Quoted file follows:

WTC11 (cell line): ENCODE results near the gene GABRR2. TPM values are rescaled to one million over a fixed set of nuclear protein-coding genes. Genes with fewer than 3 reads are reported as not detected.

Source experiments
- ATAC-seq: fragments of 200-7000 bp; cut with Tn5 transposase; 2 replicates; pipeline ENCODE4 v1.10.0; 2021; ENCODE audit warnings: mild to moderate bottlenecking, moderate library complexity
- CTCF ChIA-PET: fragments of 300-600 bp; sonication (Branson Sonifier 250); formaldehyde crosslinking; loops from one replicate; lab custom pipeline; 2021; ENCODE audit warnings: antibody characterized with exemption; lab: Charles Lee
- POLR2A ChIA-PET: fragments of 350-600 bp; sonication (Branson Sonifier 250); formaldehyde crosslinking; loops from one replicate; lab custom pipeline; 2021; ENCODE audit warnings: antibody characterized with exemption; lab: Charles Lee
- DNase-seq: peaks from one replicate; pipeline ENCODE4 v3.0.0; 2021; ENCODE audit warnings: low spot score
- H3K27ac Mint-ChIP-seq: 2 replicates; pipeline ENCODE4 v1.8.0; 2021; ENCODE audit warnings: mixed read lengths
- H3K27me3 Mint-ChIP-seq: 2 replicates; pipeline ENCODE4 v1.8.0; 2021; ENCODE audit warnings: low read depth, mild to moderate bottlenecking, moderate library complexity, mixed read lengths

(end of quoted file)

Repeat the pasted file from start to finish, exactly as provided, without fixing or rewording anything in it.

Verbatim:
WTC11 (cell line): ENCODE results near the gene GABRR2. TPM values are rescaled to one million over a fixed set of nuclear protein-coding genes. Genes with fewer than 3 reads are reported as not detected.

Source experiments
- ATAC-seq: fragments of 200-7000 bp; cut with Tn5 transposase; 2 replicates; pipeline ENCODE4 v1.10.0; 2021; ENCODE audit warnings: mild to moderate bottlenecking, moderate library complexity
- CTCF ChIA-PET: fragments of 300-600 bp; sonication (Branson Sonifier 250); formaldehyde crosslinking; loops from one replicate; lab custom pipeline; 2021; ENCODE audit warnings: antibody characterized with exemption; lab: Charles Lee
- POLR2A ChIA-PET: fragments of 350-600 bp; sonication (Branson Sonifier 250); formaldehyde crosslinking; loops from one replicate; lab custom pipeline; 2021; ENCODE audit warnings: antibody characterized with exemption; lab: Charles Lee
- DNase-seq: peaks from one replicate; pipeline ENCODE4 v3.0.0; 2021; ENCODE audit warnings: low spot score
- H3K27ac Mint-ChIP-seq: 2 replicates; pipeline ENCODE4 v1.8.0; 2021; ENCODE audit warnings: mixed read lengths
- H3K27me3 Mint-ChIP-seq: 2 replicates; pipeline ENCODE4 v1.8.0; 2021; ENCODE audit warnings: low read depth, mild to moderate bottlenecking, moderate library complexity, mixed read lengths